As of today, both the Chicago Cubs and the Chicago White Sox stand alone atop the heaps of their respective leagues. A month into the season, this has become reason enough for many to start asking "what happens if they both make the World Series?" This has happened before, of course, as the 1906 World Series was an entirely intra-city affair (for more information, check this really cool book). But, 110-years on, could the 'City of Broad Shoulders' finally be in for a rematch?
Simply, no, this is a ridiculous notion. My Sox, while certainly better than anticipated pre-season, still have a number of fatal flaws on their roster, and seem destined for a handful of rough patches between now and the end of the season. As for the Cubs... well, they're the Cubs, and have the entirety of the sports' history against them even making it to the final weeks of October, let alone winning the damn thing.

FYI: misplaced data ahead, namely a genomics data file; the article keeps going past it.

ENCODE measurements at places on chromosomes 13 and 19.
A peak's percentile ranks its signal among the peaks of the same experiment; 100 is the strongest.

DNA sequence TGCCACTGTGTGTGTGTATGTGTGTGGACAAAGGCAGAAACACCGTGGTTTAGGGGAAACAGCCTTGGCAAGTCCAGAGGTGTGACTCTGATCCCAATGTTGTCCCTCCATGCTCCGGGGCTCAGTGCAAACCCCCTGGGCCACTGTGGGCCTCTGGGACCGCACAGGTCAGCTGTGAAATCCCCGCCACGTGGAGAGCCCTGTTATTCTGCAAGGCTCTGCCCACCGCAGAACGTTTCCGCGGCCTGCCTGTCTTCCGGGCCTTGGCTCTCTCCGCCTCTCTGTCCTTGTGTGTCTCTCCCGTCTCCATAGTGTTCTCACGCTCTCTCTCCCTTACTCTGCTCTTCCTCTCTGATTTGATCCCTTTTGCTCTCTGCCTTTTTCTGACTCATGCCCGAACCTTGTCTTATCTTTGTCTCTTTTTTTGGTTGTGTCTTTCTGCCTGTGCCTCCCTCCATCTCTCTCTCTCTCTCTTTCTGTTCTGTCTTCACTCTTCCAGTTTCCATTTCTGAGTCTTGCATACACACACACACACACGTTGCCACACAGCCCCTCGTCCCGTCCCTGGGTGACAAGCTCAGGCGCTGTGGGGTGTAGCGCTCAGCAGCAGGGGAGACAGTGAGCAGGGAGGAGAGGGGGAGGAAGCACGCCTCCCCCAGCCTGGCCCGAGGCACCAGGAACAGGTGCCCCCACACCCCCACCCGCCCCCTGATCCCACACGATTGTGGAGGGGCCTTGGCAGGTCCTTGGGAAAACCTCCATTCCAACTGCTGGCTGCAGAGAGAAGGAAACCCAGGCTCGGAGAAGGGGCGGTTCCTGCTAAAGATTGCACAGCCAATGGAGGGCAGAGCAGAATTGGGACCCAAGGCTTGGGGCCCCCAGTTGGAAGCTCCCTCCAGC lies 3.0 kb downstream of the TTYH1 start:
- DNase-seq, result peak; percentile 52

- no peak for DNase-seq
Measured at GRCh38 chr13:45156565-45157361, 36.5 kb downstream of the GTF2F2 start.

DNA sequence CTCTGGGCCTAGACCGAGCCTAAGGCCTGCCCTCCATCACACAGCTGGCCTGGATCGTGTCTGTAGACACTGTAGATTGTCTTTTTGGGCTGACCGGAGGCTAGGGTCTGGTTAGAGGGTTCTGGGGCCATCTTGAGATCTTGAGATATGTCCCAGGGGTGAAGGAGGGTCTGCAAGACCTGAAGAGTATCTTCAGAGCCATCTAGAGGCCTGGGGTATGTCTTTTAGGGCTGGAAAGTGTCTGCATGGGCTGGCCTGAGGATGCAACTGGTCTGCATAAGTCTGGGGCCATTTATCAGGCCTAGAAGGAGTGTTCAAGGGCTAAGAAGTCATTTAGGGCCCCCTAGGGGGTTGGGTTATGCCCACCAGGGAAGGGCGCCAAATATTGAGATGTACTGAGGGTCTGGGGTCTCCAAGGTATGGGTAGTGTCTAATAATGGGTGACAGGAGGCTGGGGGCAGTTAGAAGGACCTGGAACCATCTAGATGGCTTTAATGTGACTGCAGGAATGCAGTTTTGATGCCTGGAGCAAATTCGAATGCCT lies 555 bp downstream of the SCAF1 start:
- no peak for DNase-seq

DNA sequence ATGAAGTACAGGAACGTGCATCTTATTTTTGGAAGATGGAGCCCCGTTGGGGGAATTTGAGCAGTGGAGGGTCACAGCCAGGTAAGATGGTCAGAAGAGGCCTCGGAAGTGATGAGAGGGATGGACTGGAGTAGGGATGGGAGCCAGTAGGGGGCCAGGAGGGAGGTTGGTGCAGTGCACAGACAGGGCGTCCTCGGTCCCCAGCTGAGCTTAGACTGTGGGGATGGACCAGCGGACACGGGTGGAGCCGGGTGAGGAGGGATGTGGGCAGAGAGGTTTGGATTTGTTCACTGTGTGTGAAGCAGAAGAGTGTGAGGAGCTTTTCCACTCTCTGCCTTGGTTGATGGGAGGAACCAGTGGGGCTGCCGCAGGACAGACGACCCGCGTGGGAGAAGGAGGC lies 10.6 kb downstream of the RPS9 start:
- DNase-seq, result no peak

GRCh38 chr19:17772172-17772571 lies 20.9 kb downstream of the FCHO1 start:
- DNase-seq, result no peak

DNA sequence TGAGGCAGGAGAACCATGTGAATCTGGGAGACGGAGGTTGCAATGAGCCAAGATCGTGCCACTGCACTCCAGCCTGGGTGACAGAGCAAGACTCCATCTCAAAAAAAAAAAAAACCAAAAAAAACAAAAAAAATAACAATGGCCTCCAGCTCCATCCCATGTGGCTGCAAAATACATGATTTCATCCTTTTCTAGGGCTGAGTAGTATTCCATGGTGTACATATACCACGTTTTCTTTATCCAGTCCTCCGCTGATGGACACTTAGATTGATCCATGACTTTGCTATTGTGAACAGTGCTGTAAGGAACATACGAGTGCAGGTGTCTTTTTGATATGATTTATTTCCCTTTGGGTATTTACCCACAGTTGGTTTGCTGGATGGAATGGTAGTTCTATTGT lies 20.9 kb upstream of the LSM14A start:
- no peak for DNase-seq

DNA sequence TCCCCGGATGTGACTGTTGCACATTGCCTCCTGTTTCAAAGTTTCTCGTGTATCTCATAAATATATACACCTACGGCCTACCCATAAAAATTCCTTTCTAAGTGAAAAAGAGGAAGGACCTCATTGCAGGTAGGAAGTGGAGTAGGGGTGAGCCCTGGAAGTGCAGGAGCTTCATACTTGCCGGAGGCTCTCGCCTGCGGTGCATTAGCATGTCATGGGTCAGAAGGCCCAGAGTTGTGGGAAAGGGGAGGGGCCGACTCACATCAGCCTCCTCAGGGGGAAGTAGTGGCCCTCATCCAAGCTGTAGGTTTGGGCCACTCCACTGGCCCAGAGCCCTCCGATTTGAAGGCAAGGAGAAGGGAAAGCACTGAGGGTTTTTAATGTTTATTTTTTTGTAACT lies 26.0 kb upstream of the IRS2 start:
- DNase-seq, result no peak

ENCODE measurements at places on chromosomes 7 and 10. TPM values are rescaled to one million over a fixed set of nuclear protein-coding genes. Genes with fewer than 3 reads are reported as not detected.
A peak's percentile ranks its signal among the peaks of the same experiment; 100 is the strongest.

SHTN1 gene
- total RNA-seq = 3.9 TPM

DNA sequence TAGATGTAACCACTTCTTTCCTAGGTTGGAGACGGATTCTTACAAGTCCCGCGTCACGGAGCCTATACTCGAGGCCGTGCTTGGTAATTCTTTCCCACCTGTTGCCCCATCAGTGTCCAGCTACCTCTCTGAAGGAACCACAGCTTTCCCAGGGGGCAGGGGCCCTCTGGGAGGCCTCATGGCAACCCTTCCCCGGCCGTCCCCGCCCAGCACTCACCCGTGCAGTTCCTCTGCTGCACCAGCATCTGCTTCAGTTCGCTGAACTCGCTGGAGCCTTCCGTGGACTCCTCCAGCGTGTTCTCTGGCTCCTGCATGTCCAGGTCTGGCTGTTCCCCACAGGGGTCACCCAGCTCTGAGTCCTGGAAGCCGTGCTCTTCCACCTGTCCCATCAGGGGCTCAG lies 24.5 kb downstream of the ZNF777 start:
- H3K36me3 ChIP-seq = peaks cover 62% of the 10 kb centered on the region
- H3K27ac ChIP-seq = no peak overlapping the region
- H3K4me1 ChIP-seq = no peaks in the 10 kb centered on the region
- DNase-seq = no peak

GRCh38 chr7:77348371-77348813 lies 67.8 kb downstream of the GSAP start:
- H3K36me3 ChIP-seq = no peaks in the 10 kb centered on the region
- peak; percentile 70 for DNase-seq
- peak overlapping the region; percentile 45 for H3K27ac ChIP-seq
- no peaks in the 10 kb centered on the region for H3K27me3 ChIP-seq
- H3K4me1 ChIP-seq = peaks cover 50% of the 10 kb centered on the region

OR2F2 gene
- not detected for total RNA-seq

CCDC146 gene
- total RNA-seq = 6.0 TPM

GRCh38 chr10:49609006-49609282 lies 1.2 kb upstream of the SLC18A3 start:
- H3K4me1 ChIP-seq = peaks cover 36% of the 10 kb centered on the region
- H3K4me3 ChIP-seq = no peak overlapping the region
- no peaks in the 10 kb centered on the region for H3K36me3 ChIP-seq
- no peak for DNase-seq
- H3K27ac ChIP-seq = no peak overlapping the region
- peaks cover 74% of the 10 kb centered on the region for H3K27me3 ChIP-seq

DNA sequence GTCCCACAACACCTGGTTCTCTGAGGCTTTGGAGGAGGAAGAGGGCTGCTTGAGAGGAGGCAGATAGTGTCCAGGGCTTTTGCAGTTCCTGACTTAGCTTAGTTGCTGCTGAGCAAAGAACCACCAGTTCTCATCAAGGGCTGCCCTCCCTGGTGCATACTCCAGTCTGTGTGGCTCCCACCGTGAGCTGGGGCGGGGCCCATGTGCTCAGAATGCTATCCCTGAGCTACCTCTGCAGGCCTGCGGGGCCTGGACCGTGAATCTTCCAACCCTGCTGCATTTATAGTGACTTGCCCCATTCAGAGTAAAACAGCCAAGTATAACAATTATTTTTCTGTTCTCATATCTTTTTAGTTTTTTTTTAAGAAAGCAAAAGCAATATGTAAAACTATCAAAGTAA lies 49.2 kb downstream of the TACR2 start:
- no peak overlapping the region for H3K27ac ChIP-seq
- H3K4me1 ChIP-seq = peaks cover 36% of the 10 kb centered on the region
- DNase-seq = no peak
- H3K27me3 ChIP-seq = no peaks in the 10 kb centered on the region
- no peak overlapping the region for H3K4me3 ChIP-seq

But, just what would happen if the improbable happened? Well, I think there's a 25% chance that the whole town burns to the ground (again). I'm not kidding, between the celebratory riots of the victors, the remorseful riots of the vanquished, and the now-normal levels of violence already taxing an overmatched (and miss-applied) police force, I think an intra-city Series would be just enough to spark a second great fire. The City isn't ready for what a Sox-Cubs World Series would mean, and the leadership isn't competent enough to put together a workable plan to mitigate the coming disaster.
So, for the sake of the city that I love, I hope to God one or both of the Cubs and Sox spike it over the summer.